Action Cameras

Apple realises it has no alternative however to permit recreation streaming on iPhone – earlier than it’s too late

Sometimes the world just isn’t ready for new tech. When cloud gaming first arrived in the early 2000s, internet speeds couldn’t cope. You might as well have tried to run Doom over Teletext. A couple of decades later, everything changed. Google launched Stadia (which later turned out much as everyone expected). Microsoft’s Project xCloud was in trials. Suddenly, you were able to play AAA titles everywhere. Except if you had an iPhone, because Apple’s response to game streaming for iPhone was: Apple Menu > Shut Down…

Apple’s initial argument for blocking game streaming apps on iPhone was – and I may be paraphrasing slightly – “We don’t want to and you can’t make us.” Although Apple press statements also tried to argue its stance was best for everyone – the written equivalent of a condescending pat on the head. It talked about the App Store being a “safe and trusted place” and a “level playing field”. The inference being that by Apple allowing streaming gaming, your iPhone would terrorise your gran, mess up your hair, and fly out of the window while laughing maniacally.

Microsoft politely pointed out – and, again, I might be paraphrasing – that Apple needed to get a clue, because it was all alone, sailing on a sea of stupid.

Not very appy

Native Antstream has been blocked from iPhone due to Apple’s anti-game streaming stance.

Apple, however, had a cunning plan. It pivoted and decided to allow game streaming on iPhone after all – with one teeny tiny caveat. Every single game within a service would have to be submitted individually. This would allow each game to have its own App Store product page, chart placing, user ratings, reviews and Screen Time support. Oh, and any catalogue app would have to link to App Store product pages, rather than, you know, launch games you wanted to play.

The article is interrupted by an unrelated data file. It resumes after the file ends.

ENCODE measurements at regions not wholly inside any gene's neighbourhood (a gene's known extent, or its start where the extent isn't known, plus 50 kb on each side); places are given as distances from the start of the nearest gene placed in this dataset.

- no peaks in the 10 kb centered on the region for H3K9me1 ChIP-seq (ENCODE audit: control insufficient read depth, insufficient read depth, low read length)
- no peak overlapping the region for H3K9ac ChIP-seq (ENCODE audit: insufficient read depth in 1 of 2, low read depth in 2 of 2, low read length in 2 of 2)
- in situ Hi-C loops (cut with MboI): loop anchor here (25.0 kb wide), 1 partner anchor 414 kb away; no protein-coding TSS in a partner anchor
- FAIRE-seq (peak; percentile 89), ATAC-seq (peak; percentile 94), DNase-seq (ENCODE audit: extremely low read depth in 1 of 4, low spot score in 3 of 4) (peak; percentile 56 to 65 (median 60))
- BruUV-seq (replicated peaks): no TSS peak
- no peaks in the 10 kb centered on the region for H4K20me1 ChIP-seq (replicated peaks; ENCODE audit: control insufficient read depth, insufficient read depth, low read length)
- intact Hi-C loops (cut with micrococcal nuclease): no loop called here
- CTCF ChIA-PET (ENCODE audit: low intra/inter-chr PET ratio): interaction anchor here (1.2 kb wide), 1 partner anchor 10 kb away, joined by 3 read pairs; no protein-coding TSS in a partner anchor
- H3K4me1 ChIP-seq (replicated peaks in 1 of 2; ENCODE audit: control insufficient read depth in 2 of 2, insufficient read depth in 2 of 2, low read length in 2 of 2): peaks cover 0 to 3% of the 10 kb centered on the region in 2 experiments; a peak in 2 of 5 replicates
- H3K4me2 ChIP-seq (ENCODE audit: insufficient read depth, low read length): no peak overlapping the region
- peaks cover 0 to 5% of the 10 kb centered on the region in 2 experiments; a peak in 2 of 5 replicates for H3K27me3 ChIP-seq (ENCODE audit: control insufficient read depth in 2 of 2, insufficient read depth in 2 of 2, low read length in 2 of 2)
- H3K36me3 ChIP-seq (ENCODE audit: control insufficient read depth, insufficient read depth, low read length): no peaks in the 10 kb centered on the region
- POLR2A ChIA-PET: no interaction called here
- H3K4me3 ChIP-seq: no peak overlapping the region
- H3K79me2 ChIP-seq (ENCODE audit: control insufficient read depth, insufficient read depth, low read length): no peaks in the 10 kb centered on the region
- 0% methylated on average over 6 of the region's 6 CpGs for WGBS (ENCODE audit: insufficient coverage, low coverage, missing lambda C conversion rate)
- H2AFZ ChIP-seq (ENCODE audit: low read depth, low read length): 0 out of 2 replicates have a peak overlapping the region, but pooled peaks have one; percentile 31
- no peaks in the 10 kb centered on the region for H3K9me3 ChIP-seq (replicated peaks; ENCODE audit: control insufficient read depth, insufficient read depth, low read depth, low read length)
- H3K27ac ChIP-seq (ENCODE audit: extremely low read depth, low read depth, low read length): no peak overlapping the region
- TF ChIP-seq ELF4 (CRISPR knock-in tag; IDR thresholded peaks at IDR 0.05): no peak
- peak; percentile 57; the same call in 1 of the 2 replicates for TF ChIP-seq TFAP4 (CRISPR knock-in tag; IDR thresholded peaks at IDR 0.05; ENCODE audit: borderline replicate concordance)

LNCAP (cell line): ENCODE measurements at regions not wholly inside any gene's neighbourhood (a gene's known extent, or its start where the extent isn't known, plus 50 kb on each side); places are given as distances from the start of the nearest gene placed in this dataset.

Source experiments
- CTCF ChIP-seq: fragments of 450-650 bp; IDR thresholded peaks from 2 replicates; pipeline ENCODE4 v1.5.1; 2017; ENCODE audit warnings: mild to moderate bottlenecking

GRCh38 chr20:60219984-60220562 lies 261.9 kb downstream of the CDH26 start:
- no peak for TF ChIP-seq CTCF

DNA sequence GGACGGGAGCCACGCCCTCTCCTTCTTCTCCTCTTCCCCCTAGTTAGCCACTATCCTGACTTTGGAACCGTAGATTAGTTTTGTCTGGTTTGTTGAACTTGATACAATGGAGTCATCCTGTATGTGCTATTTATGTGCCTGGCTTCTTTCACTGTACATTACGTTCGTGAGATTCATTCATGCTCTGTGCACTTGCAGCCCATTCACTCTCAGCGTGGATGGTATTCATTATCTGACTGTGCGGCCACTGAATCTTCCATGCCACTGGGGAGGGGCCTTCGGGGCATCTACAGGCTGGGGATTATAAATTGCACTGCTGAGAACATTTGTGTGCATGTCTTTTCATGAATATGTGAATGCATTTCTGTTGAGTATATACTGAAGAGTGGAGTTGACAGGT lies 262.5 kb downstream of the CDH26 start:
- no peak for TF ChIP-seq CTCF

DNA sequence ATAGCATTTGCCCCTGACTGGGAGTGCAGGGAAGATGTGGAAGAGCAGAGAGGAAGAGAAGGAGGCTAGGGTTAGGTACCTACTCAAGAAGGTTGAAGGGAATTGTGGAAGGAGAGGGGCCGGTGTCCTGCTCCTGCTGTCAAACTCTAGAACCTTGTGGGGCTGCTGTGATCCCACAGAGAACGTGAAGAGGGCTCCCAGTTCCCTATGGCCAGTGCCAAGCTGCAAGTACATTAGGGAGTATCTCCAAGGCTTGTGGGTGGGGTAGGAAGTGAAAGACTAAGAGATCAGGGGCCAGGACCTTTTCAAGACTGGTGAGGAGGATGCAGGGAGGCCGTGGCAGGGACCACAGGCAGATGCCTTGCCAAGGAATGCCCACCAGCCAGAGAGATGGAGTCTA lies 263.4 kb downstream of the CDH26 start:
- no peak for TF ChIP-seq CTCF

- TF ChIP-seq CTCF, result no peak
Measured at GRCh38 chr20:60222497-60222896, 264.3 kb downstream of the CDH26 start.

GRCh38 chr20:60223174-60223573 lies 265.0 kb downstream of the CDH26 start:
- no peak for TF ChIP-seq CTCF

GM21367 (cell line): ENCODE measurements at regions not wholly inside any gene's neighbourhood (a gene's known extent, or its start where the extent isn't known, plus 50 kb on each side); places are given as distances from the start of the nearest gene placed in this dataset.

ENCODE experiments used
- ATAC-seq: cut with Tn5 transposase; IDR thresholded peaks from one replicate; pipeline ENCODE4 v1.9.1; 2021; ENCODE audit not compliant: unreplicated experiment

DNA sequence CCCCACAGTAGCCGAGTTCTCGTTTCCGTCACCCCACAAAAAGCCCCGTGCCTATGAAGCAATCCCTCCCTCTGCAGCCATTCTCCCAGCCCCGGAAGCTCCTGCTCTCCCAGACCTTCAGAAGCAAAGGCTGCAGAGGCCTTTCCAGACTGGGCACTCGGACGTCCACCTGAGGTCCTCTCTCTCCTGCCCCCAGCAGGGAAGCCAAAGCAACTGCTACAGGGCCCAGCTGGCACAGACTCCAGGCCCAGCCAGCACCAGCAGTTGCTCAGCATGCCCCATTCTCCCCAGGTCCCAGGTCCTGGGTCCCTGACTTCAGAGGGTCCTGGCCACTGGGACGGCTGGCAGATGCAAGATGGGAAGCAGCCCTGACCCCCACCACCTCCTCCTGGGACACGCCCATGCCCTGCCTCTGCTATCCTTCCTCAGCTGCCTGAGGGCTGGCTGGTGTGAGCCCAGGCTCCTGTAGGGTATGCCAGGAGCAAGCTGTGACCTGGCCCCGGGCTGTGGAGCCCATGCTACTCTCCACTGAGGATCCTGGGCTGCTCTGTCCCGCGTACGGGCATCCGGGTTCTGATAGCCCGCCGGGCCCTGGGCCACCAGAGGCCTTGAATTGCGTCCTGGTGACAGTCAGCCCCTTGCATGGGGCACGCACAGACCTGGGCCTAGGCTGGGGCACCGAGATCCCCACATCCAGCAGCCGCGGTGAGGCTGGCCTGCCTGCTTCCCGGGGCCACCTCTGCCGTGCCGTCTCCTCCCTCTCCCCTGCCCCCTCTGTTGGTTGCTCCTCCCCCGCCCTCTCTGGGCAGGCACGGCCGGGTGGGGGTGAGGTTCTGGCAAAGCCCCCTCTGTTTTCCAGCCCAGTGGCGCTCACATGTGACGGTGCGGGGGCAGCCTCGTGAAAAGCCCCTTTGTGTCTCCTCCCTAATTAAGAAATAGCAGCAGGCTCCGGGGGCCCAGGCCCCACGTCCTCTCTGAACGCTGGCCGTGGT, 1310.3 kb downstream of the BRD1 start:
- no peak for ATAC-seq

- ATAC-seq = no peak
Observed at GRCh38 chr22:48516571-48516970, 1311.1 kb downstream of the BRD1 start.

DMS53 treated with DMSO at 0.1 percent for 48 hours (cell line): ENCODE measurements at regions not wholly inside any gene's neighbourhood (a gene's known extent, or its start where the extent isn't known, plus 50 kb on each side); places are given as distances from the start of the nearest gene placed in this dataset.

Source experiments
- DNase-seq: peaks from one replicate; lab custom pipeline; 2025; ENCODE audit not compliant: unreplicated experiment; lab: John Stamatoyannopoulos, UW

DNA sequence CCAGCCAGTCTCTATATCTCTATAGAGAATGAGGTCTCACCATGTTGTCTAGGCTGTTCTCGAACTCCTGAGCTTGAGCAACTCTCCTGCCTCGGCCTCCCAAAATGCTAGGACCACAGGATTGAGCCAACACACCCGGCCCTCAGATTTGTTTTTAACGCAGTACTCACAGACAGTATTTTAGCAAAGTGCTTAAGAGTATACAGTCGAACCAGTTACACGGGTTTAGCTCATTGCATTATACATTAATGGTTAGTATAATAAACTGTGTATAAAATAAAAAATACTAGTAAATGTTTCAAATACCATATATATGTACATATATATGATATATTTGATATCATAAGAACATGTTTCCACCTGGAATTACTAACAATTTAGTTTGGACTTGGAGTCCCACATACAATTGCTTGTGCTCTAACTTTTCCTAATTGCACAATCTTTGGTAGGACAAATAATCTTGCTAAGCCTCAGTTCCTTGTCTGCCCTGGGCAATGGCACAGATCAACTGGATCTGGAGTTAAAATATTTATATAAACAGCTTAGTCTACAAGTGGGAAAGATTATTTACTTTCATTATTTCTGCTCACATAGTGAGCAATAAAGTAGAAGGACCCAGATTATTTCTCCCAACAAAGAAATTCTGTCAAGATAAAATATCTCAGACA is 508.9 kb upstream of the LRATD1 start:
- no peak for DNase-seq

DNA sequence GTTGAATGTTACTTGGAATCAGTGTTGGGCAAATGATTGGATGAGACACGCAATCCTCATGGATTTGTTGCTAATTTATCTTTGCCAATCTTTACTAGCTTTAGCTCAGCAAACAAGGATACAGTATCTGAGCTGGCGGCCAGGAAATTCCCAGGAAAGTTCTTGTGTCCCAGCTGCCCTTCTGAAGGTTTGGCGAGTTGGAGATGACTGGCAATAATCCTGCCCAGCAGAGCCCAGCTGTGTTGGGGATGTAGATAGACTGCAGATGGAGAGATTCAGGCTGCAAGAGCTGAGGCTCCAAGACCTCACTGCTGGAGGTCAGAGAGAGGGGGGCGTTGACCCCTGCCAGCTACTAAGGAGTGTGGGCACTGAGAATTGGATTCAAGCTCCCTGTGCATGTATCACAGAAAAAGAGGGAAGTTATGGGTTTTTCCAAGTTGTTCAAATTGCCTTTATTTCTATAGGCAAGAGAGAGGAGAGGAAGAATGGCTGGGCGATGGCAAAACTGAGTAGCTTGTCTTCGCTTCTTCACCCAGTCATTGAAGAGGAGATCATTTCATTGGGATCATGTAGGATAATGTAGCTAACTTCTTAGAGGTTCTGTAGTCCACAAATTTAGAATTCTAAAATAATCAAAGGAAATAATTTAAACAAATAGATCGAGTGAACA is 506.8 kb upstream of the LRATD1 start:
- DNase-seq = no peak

There was other stuff too, all apparently designed to make cloud gaming unviable. What Apple was doing was indefensible, arbitrarily treating games differently from other media. Spotify didn’t have to submit every album individually. There was no Orange is the New Black ‘app’. You just watched the show in Netflix, becoming increasingly disappointed as its creators keenly fought to win the Streaming Media Jump the Shark Award.

Cynics suggested Apple might have had ulterior motives beyond all its claims about user experiences. Apple Arcade, for one. The piles of cash it makes out of free native mobile games stuffed full of IAP, for another.

Head in the clouds

We’re sure Apple will be thrilled to see this game return to iPhone.

The thing is, the one thing games tend to like is… more games. And sure, had Xbox Cloud Gaming rocked up on iPhone, it’s possible some folks might have cancelled their Apple Arcade subscriptions or played native mobile games less. But it’s just as likely they’d have played… more games on their iPhones. Of all types.

Now, we’ll get to find out. Apple’s recent excitement about AAA games across its platforms and positioning the iPhone as a serious games machine had rendered its cloud gaming stance indefensible and nonsensical. Fortunately, it’s now also defunct. That’s because while everyone was yelling about the pros and cons of the EU mandating multiple app stores on iPhone, Apple quietly added that streaming gaming was all fine now actually.

Hilariously, the company added that the changes “reflect feedback from Apple’s developer community”, which is a curious way to phrase “Microsoft screamed into the void for years and we realised it then built a great web app and circumvented the App Store entirely”.

That said, whether Microsoft – and other game streaming services – will now fully support iPhone remains to be seen. Perhaps they’ll only support Android natively, out of spite. Or maybe they’ll head to the App Store because money. Microsoft may get the last laugh though, because there’s one notable free game on its service: Fortnite. Oh dear.

Related Articles